Date : November 8th 2006
Place : Le Triptyque, Paris, France

Hip-Hop Core: Let's talk a little bit about your last album, Soundtrack To A Book. What did you want to do with this album? Is it the self-producted project that you were talking about two years ago?

Radioinactive: Yes. I teamed up with MidiMe, who's from an analog rock background, and I would take the rough sketches on the MPC. We had a big board Quad-Eight mic preamp, a Roland S-50 and all the old analog gear, a Teletronix LA2A leveling amplifier, a DBX, all the old stuff that made the sixties, seventies and eighties albums really pop. I was in search of the lo-fi but in a more upgraded way… It was cool, everything we did by accident, I was trying to technically figure out how to do it and I had the help of MidiMe. He was very creative with recording techniques and we did all types of complicated things. The production details are all available on Stranger Touch website ( It's kinda like "geeky" analog techniques, where the process becomes technically creative. You have different compressors compressing everything individually, etc…

HHC: What made you want to go for that analog and more rock sound, that is different and a little bit dirtier that on Free Kamal for instance?

R: It's just an evolution, everyone goes through different discoveries. At first, you are completely reckless and abandoned: you just record, you don't know anything about levels and everything, you are just sort of very intuitive. Then people tell you all kind of audio advice stuff like you have to make sure that the isolation is complete by having your headphones low and all that stuff.

Then, cut to, a friend of mine had got the whole Frank Sinatra catalog to remix. He was listening to Al Green sessions. A lot of the magic on the old records is from the bleed: that you hear the drums on the vocals and mic… It's this sort of contamination that makes it beautiful. And a lot of times in the digital, I think we lost track of that, the beauty we had with the bleeding and the intermingling of everything, like hearing sounds in the background of the recording… That's what happens when you start pulling out all those records that sound great.

A lot of the stuff that is produced now is too pretty and some of the truth is removed from the dirty, because as we all know, life, no matter how good it is, it isn't all that pretty and slick. So people can relate to a little bit dirtier sounds.

HHC: Compared to your previous albums, the last one seems to translate in an easier way on stage. The tracks are more appealing and direct. Is that something that you intended and how did you accomplish it?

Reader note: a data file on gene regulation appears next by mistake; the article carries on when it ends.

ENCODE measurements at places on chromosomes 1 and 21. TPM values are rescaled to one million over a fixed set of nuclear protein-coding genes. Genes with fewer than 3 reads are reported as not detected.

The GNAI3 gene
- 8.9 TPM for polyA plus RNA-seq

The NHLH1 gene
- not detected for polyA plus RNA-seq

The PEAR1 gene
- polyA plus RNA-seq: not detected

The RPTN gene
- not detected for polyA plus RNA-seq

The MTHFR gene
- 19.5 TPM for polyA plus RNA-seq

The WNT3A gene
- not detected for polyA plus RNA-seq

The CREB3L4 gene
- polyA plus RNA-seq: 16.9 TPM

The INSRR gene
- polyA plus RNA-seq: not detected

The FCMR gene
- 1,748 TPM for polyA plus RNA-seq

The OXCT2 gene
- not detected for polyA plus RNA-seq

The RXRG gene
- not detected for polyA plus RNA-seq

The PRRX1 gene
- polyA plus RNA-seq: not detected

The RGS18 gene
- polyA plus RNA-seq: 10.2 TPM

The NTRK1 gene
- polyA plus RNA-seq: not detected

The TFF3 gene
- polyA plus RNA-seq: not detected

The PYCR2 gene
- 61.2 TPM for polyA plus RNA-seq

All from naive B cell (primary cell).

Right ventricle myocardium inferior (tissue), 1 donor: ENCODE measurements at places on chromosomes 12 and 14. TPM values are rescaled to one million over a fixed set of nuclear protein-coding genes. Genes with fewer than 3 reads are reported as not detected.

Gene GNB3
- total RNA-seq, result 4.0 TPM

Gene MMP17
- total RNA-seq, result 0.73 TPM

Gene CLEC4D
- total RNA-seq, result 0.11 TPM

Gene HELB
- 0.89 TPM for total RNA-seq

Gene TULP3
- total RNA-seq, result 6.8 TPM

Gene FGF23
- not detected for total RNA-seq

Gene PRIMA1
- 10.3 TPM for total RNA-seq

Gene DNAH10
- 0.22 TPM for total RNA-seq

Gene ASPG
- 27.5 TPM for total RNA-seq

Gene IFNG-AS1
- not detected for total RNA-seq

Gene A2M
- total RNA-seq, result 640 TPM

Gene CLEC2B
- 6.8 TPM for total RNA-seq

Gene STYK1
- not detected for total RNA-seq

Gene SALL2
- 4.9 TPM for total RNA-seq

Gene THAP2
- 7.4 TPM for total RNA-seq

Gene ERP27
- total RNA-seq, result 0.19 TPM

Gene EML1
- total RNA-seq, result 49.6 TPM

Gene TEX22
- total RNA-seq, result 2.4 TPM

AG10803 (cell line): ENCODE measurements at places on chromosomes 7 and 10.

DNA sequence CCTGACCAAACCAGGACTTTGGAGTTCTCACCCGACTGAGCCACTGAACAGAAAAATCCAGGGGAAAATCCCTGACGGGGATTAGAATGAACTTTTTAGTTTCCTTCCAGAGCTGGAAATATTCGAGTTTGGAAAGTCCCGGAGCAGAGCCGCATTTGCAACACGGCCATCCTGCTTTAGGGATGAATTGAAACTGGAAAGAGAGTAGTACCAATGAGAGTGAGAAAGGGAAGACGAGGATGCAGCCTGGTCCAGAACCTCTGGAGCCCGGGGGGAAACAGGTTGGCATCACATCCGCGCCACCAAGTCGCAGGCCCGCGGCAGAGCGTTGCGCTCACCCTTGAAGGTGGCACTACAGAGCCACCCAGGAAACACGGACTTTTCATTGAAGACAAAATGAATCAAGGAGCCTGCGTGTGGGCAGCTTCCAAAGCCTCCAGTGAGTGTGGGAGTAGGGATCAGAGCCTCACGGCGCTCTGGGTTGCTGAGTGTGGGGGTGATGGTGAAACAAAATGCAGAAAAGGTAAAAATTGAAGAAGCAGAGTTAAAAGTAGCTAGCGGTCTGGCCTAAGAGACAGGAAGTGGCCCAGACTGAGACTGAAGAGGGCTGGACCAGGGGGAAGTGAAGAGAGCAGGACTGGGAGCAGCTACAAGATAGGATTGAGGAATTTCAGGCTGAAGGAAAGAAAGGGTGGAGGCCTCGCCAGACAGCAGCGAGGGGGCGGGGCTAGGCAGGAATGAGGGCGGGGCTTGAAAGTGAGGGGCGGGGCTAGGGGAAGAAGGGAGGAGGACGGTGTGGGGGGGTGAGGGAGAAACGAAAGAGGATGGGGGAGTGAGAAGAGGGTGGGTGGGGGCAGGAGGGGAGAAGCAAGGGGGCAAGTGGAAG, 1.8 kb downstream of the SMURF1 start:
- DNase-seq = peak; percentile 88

R: When you're young and rebellious, you have a tendency to be very over the top with everything, like you say "I don't go to the movies because I don't want to support political values or superpowers and all that shit" You're very militant about everything. But I think as an art form we can take away all the borders of "this is industrial-tech hip-hop for people from the eastern block" and "this is that". When you remove all the boundaries and frontiers, everybody has their evolution or de-evolution.

For me, it was discovering some of the composition. You can be as abstract as you want, but you're in 4/4 time and your bars are all 8-bar chorus and 4-bar verse… Sometimes, it becomes too symetrical and too perfect, so that it doesn't create any tension and everything is just too predictable. So I began to explore by listening to old psych-rock and pop records and studying the format. I was trying to get as creative as with that as with the words and ideas. I think that it's more subconscious: certain formats open up people… it's just a matter of organisation.

HHC: What about Gideon Zaretsky aka MidiMe? What was exactly his involvement in the album?

R: It's interesting but being a hip hop producer means something completely different than like a producer on a rock record. It has a different connotation. But the thing is, I would make the beat program and I would come with a sample, and then he would help me realize a bigger version of it, like we would play live instruments over the sample. And for instance, I would have Gideon play live drums exactly the same pattern as I programmed, then we would have programmed drums to one side and real drums to the other. So we would work on the changes, making them more interesting, creating core-product progressions and stuff like that. We sort of elaborated on the ideas and made them more complete. My aim was to appeal to musicality and to people who like all types of music…

HHC: Where did you get the idea of using those old samplers and recorders from the beginning of the eighties?

R: That's a good question! It's sort of a secret but if you were to do research, you will find that it's a puzzle that needs to be solved. There are certain hints on the record towards finding out why we did what we did. But I think it's better to have some mystery than just to spell everything out. It's part of the rubic's cube of the whole thing!

HHC: It seems that sometimes you try to mix all your lyrics down into something quite difficult to comprehend or decypher, like in 'Radiator' where you used all kinds of sound effects. What made you want to use such sound effects? And doesn't it disturb you that some people might lose the meaning of your words in the process?

R: I first got the idea for these sound effects from the sixties folk singer Donovan's song 'Hurdy Gurdy Man', where I think he uses that Leslie amplifier that spins around and does this effect [the voice vibrating and oscillating]. So when I first did the song, I was just playing around with my voice to make this kind of sound… because it was all about using the voice as an instrument. The lyrics are available on websites for people who really want to know. The rythm, that's what rap is all about in my opinion. Sometimes I rap fast, sometimes I rap backwards or whatever, making it difficult to understand in one way. This one is different in another way, but because the voice is coming and going, it's forcing your imagination to fill in the blanks. Our brains operate this way, when we view things, we view them backwards, upside down and in black and white. By the time, the information gets to our cerebral cortex, we are perceiving with our brains four billion pieces of information per second, but we're only recognizing three thousands bits of information… So our minds are always filling in the blanks about what we think is supposed to be there.